Galactica was unusual in its heavy use of 2-part and longer stories, perhaps the first prime-time US genre show to have a hint of the kind of serialization and story evolution that’s standard today.  I wouldn’t exactly call that pioneering, since prime-time soaps like Dallas paved the way, and since a lot of the growth and change was due to network interference and retooling; but it’s worthy of recognition.  It’s certainly not in the same league as Star Trek, Stargate, or its own remake, but it does stand out among genre shows of its era.

One more thing I’ll give the show credit for: it had a lot less cheesecake than one would expect for a show from the late ’70s, aka the Jiggle Era.  Certainly the female characters weren’t treated as equally in the scripts as they are today, but it was about typical of its era, even progressive in including female fighter pilots long before the real US military did.  But the female costumes were a lot less skimpy than they’ve been in most genre shows either before or after this.  There was a bit of cheesecake early on — Athena in her skin-toned leotard “underwear” (which actually showed no flesh beyond head and hands) in the pilot, the female Viper trainees in same in “Lost Planet,” Cassiopeia’s fairly skimpy red dress, Audrey Landers’s Viking/Indian getup in “The Young Lords.”  But for the most part, the female characters on the show tended to be as fully clothed as the males, and sometimes substantially more so.  The male triad players in various episodes were rather scantily attired, and the final episode features a scene of Sheba and Cassiopeia ogling Boomer in his underwear.  I’d always remembered this show as relatively sexist, so it’s a bit surprising to realize this.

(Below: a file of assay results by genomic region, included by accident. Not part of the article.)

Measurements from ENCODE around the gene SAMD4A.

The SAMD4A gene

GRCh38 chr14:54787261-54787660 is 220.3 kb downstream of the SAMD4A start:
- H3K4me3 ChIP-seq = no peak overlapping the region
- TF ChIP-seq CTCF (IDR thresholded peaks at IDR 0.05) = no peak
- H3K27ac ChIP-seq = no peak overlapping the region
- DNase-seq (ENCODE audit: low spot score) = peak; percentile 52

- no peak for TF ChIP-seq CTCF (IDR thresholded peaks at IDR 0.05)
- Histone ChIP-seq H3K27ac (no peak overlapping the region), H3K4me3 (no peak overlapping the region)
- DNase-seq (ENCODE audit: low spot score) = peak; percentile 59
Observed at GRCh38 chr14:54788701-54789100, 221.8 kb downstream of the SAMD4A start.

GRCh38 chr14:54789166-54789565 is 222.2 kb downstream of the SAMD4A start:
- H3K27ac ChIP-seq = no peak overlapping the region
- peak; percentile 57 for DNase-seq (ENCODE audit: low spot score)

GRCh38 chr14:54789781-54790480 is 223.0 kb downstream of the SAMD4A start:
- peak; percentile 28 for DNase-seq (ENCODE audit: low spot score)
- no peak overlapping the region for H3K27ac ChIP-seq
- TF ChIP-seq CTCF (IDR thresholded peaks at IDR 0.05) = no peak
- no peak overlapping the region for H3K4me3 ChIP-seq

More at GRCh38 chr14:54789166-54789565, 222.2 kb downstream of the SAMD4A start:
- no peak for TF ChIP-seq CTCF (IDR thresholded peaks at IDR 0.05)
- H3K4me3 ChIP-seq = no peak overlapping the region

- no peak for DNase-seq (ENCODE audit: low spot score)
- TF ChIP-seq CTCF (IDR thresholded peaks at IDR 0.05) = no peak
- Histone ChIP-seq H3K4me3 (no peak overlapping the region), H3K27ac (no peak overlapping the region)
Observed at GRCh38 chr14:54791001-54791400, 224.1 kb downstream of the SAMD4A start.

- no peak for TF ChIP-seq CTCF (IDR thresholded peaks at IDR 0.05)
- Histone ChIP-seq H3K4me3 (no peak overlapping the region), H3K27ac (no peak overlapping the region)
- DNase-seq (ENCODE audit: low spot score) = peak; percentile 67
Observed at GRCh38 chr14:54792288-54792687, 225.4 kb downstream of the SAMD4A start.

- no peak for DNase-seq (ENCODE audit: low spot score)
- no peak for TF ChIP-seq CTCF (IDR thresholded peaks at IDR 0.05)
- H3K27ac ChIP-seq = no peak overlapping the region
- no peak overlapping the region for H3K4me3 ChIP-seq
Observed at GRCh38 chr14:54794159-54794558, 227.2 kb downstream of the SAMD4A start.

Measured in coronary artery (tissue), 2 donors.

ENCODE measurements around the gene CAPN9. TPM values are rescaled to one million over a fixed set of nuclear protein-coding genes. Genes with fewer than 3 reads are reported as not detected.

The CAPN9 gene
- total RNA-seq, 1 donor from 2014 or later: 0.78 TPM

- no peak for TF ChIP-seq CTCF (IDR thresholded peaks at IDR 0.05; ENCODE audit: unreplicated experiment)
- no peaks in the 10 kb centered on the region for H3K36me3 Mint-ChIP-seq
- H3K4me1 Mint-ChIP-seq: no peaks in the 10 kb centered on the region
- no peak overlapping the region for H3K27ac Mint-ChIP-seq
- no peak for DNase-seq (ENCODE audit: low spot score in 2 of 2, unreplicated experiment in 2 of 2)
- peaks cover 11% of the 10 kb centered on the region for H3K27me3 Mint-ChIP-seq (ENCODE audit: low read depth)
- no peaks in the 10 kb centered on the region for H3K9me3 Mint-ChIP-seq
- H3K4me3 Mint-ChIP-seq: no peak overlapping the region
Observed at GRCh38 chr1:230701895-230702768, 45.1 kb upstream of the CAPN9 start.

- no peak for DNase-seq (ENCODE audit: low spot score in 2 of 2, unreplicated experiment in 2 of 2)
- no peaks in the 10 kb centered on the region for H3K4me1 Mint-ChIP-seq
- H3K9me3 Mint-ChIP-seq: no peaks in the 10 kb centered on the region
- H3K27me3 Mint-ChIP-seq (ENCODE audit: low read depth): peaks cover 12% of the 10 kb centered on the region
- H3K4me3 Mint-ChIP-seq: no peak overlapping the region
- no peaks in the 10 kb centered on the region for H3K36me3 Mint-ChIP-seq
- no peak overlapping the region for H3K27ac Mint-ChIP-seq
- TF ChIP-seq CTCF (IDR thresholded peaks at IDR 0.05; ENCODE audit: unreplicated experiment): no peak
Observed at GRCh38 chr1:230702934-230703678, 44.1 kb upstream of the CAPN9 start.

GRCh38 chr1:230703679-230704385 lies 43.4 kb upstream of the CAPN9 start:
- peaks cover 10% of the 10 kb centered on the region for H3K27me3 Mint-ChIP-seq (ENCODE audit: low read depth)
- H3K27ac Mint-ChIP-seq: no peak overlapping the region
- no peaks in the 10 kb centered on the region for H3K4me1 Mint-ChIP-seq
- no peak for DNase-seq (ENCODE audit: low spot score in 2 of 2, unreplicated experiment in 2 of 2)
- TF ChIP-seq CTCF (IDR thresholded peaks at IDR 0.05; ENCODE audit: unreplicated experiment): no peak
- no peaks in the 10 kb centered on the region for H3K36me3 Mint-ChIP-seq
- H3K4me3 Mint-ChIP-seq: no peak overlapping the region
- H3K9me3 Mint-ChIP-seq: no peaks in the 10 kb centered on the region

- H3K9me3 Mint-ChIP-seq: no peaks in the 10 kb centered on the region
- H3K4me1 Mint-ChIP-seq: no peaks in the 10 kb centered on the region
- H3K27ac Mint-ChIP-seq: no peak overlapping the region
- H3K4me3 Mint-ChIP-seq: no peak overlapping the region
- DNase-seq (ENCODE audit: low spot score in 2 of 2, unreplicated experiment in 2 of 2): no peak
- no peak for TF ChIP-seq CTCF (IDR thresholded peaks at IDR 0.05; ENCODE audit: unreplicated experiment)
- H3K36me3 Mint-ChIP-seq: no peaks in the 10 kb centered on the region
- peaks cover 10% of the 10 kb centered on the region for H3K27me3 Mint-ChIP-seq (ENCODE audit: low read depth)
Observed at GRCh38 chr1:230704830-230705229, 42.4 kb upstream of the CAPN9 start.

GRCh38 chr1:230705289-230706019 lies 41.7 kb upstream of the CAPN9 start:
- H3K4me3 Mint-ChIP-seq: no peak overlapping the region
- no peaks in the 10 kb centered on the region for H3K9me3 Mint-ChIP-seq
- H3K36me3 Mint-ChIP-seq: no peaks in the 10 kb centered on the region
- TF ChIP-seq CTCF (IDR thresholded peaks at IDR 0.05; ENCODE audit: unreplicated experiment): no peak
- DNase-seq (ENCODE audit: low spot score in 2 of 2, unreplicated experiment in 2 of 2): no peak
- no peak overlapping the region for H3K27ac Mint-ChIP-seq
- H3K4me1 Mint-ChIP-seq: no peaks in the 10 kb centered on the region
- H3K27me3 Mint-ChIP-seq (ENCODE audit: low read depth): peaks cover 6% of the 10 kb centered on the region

The highest points: “Saga of a Star World” (at least the first 60 percent or so), “The Living Legend,” “The Man With Nine Lives,” and the first half of “Greetings from Earth.”  The lowest points: “The Lost Warrior,” “The Long Patrol,” “The Magnificent Warriors,” the second half of “Greetings from Earth,” and “Experiment in Terra.”  The show started out strong, quickly lost it and floundered for half a season, finally found its voice and was solid for about a third of the season, but then started to lose it again toward the end.  Somehow, all the worst parts of the series seem to take place on planets instead of in space, even though the show’s portrayal of space physics and astronautics is insanely bad.  Best planet-based material: the destruction of Caprica in “Saga” and the raid on Gamoray in “The Living Legend.”  Honorable mention to the planet in “War of the Gods,” in which they processed the film to make green plants appear red and create an odd, exotic lighting effect.  (The Battlestar Wiki describes this as a red filter, but that would just make plants look gray or brown.  I’m guessing they took the green negative, printed it in monochrome, and rephotographed just it through a red filter, then recombined it with the other color negatives.)